The following was written by Bill Jeffcoat about Mr. and Mrs. Sam Smith and their daughter, Mary. Jeffcoat also goes into detail about the photographic process at the time this photograph was taken. It is a rather interesting image considering the work that was required to capture it. The caption and image are both courtesy of the Jeffcoat Photography Studio Museum:
A home portrait by P.H. Jeffcoat, 1920s.
An attorney, this couple had one daughter, Mary, who graduated from KU in journalism. She got a job in Boston with the Christian Science Monitor newspaper. Some years later moving to New York City, she started her own magazine on hand weaving which was very successful. She never married and she is buried along with her parents in the Abilene cemetery.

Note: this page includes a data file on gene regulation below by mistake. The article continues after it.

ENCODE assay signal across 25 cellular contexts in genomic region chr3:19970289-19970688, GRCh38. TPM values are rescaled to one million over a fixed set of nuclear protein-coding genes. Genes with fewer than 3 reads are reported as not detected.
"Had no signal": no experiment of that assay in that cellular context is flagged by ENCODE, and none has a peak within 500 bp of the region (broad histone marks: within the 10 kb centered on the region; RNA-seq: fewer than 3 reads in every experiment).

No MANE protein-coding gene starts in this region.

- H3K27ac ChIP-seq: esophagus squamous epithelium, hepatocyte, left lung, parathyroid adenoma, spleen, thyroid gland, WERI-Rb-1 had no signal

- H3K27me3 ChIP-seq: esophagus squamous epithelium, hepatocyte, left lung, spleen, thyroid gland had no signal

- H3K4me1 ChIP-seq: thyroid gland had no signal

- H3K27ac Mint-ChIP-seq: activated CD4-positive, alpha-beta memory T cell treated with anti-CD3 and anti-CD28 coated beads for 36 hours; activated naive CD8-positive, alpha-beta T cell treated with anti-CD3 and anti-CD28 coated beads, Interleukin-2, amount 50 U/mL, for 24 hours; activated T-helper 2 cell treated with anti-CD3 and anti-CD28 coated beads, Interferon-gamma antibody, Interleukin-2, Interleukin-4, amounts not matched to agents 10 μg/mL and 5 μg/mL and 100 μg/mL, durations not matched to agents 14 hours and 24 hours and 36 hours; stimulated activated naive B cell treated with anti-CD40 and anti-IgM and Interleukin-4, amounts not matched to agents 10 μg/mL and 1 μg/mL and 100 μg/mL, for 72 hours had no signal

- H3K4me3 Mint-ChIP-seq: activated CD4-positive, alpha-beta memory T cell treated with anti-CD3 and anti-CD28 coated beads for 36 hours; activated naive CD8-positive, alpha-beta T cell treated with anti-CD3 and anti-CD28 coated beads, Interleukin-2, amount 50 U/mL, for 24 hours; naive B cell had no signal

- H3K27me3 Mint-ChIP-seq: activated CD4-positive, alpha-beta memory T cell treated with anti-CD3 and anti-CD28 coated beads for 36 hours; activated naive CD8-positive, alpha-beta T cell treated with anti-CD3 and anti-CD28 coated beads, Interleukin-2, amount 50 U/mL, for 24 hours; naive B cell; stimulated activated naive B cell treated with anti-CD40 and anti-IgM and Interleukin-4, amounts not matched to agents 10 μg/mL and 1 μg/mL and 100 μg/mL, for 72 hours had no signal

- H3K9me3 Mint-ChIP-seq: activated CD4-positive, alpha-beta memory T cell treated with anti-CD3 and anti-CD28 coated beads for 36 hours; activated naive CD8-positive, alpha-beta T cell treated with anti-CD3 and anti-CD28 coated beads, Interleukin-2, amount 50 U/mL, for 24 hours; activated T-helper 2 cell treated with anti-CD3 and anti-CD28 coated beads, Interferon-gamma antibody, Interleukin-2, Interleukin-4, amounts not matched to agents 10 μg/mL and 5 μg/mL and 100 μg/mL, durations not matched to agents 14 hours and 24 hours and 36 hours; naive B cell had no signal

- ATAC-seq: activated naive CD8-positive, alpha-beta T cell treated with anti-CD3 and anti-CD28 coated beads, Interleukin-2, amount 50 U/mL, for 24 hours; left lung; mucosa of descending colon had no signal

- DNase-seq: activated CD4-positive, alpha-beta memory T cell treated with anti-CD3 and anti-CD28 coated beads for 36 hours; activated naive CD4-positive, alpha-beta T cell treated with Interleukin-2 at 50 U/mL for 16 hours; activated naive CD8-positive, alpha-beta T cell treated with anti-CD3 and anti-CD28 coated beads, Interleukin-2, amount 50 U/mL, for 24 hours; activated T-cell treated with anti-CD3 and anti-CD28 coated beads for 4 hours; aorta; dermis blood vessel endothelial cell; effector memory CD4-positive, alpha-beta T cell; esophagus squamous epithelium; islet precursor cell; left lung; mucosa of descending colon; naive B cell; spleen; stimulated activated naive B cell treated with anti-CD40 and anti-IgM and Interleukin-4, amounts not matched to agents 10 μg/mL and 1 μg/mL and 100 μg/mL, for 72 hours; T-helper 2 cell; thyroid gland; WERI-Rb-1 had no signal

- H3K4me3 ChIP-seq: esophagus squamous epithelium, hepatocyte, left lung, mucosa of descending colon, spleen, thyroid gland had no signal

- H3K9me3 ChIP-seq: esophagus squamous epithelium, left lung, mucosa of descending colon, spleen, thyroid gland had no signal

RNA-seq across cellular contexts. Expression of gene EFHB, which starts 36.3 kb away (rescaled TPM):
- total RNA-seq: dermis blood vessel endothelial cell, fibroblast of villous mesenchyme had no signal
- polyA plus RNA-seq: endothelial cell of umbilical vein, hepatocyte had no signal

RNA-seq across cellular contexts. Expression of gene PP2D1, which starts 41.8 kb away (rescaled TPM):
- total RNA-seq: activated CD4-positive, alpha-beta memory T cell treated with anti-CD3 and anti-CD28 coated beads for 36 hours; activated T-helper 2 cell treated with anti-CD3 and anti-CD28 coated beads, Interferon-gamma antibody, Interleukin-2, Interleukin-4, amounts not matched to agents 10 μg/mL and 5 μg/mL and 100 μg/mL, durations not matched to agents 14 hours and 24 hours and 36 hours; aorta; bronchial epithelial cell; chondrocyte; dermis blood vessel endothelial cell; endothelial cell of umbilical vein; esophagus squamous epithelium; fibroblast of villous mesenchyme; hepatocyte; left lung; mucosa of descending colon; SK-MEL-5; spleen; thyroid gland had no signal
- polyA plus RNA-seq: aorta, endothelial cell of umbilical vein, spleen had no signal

For this view, flash powder was used for lighting. Flash globes or strobe lights were not around then. Flash powder was tricky to use as it had to be ignited at the same time the shutter on the camera opened and closed. In the 1920s, not too many couples could afford to have home portraits taken. The Smiths were able to afford it.